Notes and Editorial Reviews
RICHARD WAGNER: Lohengrin
Live Recording From The Wiener Staatsoper, 1990
Lohengrin PLÁCIDO DOMINGO
Heinrich der Vogler ROBERT LLOYD
Elsa CHERYL STUDER
Ortrud DUNJA VEJZOVIC
Telramund HARTMUT WELKER
Der Heerrufer des Königs GEORG TICHY
WIENER STAATSOPER / CLAUDIO ABBADO
Stage Directed by WOLFGANG WEBER
Set Design by RUDOLF and REINHARD HEINRICH
Wagner set the action of his "romantic opera" Lohengrin in the "first half of the 10th century" - an instruction which director Wolfgang Weber and his stage designers Rudolf and Reinhard Heinrich clearly took very seriously when they produced it
at the Vienna State Opera in 1990. We do indeed experience the early, gloomy Middle Ages: muted colours, dark clouds, barren landscapes and simple shapes dominate the scene. Weber's simplicity succeeds in evoking clear symbolism; his staging does not impress by means of the spectacular, but underlines the dramatic sense embodied in the music, allowing the outstanding singers full scope to express themselves in this remarkable production under Claudio Abbado. The main roles are taken by Cheryl Studer as Elsa, and Plácido Domingo as Lohengrin - which he first performed as his debut role at the Hamburg State Opera in 1968, at the age of 27.
Sound Format: PCM Stereo
Picture Format: 4:3
DVD Format: 1 DVD NTSC
Subtitle Languages: German (Original Language), England, French, Italian, Spanish
Running Time: 219 mins
Region Code: 0 (All region)
R E V I E W S:
Lohengrin is a romantic opera in three acts composed and written by Richard Wagner; for those who might confuse it with something else! The story comes straight out of medieval German romance, particularly Wolfram von Eschenbach’s
Parzival and its sequel,
Lohengrin, written by someone else but itself inspired by the twelfth-century epic,
Garin le Loherain. It is part of the ‘Swan Knight’ tradition. For those who have never heard the name of this opera the most instantly recognizable part is the ‘Bridal Chorus’, better known as
Here Comes the Bride and frequently played at weddings in the West.
According to Wagner we are in Antwerp, on the Scheldt in the first half of the 10th century. For their
uber-traditional 1990 production at the Vienna State Opera, Wolfgang Weber and his stage designers Rudolf and Reinhard Heinrich took this stage instruction very seriously indeed. The stage pictures seemingly come straight off the walls of King Ludwig’s fantasy castle, Neuschwanstein. There is an extraordinarily old-fashioned - it is only just over 20 years ago after all! - look to the heavy costumes and the three-dimensional sets. It could be the look of a
Lohengrin from anytime from 1850 onwards. We are clearly in the Middle Ages and it is all very gloomy, with mostly muted colours and dark backdrops. Elsa is swathed like a novitiate from a convent. Lohengrin appears against a large swan silhouette in white and a hint of shiny armour, clutching his almost ever-present sword.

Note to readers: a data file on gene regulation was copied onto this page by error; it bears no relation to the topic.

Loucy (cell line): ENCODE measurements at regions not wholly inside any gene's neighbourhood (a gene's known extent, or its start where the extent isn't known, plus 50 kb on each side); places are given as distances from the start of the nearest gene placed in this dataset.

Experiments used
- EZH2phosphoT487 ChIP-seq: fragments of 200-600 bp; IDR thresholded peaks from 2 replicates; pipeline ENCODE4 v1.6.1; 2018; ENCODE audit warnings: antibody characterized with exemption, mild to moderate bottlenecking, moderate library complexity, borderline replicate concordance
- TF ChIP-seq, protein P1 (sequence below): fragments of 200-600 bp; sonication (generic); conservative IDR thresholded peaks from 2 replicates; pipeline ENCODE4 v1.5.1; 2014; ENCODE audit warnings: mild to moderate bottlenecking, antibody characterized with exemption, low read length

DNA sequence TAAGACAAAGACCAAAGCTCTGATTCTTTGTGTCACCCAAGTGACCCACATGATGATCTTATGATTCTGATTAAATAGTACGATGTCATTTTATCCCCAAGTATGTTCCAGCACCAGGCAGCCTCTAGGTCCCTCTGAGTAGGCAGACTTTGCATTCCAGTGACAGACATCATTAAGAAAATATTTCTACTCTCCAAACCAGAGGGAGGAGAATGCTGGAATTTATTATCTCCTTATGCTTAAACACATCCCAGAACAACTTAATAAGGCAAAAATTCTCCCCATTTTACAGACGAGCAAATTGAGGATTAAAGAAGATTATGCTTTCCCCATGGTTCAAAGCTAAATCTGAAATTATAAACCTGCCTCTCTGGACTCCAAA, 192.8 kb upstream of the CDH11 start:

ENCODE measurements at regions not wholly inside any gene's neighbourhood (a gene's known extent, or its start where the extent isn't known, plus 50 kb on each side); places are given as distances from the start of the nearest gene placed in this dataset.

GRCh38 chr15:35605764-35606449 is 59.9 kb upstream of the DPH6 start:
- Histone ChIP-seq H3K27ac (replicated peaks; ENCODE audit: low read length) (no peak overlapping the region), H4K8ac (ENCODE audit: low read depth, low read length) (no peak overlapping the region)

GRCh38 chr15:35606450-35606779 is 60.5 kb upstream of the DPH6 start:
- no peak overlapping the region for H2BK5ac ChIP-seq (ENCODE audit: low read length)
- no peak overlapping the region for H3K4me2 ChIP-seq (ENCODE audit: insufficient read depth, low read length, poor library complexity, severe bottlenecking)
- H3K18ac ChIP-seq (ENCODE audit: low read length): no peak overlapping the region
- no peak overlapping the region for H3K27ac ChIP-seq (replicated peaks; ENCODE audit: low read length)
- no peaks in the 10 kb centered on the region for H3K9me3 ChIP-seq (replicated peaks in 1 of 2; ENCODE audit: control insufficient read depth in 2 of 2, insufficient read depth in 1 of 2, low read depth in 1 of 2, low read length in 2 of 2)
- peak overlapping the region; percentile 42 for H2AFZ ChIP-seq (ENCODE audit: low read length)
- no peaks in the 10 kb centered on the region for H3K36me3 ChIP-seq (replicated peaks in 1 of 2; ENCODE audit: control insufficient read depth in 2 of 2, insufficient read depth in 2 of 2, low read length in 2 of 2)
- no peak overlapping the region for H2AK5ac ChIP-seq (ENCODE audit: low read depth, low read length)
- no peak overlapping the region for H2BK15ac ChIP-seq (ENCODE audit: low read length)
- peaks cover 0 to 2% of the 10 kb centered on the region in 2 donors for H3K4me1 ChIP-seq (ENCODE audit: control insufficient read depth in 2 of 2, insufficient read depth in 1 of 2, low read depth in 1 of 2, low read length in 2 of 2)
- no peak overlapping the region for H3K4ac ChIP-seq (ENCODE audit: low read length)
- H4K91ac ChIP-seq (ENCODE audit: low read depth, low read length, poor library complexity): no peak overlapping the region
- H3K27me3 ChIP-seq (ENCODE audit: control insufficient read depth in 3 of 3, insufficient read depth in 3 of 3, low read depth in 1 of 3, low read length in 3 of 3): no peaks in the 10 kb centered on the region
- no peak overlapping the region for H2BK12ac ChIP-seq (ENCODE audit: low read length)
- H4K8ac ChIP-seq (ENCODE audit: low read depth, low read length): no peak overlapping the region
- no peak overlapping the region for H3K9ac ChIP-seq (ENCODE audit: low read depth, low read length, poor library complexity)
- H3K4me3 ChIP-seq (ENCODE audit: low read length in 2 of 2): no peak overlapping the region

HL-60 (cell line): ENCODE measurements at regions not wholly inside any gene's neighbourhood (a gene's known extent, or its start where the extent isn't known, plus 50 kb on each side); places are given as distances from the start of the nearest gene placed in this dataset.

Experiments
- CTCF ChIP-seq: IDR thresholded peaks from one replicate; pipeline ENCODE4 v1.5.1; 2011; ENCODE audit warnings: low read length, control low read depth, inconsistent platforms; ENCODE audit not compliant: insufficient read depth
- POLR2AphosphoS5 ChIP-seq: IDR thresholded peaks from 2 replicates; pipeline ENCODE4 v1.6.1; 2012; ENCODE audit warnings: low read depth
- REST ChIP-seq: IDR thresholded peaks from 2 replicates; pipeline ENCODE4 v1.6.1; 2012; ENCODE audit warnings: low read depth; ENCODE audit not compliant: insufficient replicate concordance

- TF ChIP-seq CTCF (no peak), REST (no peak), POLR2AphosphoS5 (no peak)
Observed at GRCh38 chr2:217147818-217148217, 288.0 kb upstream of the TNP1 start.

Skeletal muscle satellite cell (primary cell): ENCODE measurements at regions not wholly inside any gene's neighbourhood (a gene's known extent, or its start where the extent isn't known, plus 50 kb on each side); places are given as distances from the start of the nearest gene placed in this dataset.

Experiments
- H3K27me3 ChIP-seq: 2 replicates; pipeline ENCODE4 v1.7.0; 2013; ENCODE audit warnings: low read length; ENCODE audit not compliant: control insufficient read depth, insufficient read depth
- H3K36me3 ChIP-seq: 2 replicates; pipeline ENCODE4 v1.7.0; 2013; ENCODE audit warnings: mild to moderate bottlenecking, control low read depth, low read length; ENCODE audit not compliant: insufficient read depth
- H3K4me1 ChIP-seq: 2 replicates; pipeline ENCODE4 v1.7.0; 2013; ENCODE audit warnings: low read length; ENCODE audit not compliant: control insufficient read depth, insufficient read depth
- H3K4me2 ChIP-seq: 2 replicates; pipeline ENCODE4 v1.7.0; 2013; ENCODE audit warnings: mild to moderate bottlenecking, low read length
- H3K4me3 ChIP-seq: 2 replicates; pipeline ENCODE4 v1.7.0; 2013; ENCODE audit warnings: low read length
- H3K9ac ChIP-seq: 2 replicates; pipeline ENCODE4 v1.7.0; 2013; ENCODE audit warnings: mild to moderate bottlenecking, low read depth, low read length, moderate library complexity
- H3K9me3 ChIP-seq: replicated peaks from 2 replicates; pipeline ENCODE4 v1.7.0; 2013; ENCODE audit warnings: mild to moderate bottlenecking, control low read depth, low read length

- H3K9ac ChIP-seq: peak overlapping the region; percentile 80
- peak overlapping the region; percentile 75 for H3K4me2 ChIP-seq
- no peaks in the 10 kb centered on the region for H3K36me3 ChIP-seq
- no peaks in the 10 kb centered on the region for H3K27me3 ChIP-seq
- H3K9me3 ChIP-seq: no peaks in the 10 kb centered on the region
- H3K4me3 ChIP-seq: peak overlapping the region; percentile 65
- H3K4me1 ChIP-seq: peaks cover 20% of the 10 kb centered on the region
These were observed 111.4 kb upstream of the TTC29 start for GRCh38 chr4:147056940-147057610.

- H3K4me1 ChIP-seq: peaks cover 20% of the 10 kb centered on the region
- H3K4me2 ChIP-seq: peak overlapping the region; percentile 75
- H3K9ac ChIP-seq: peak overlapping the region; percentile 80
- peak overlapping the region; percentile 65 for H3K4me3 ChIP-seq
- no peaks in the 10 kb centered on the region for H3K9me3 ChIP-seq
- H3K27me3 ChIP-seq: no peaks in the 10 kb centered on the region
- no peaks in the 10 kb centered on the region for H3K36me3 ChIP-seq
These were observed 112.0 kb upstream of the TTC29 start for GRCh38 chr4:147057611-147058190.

There is very little stage direction or acting and the principals just stand around and do their best. This all makes for some considerable longueurs that the odd moments of dramatic conviction from the singers fail to alleviate. It is not helped by the rather static camerawork and too many close-ups. The most believable acting comes from Plácido Domingo as Lohengrin. This was his debut role at Hamburg State Opera in 1968 when he was just 27 (according to his official age). In Act III he can actually summon up genuine tenderness towards Elsa and real tears when she betrays him. His diction is OK but whether it often is proper German is doubtful. If you were unfamiliar with what he should be singing it probably will not matter. His performance convinces with its burnished heroism, though he lacks the ability to rein in his attack for the more visionary quieter moments.
Cheryl Studer is a vocally affecting and secure Elsa, but she has a much heavier, more Italianate, voice than would be cast in 2012. She is however a rather passive presence on stage, though Dunja Vejzovic is much worse as Ortrud. She looks as though someone forgot to tell her it was not a concert performance … throwing a right arm out from time-to-time isn’t good enough now, and should not have been in 1990. Another singer totally lacking in charisma is Robert Lloyd as King Henry who looks and sounds a little bored with what is going on around him - matching the emotions of those watching this DVD! Georg Tichy is a sturdy Herald and Harmut Welker growls away whilst typically ‘chewing the scenery’ as Telramund.
This is a re-release - with no bonus material - of this broadcast that first came out on DVD about 10 years ago and there does not appear to have been any re-mastering of pictures or sound and both are showing their age … despite it being only twenty+ years ago. This all tends to occlude the contribution of a fine chorus.
The best recommendation for this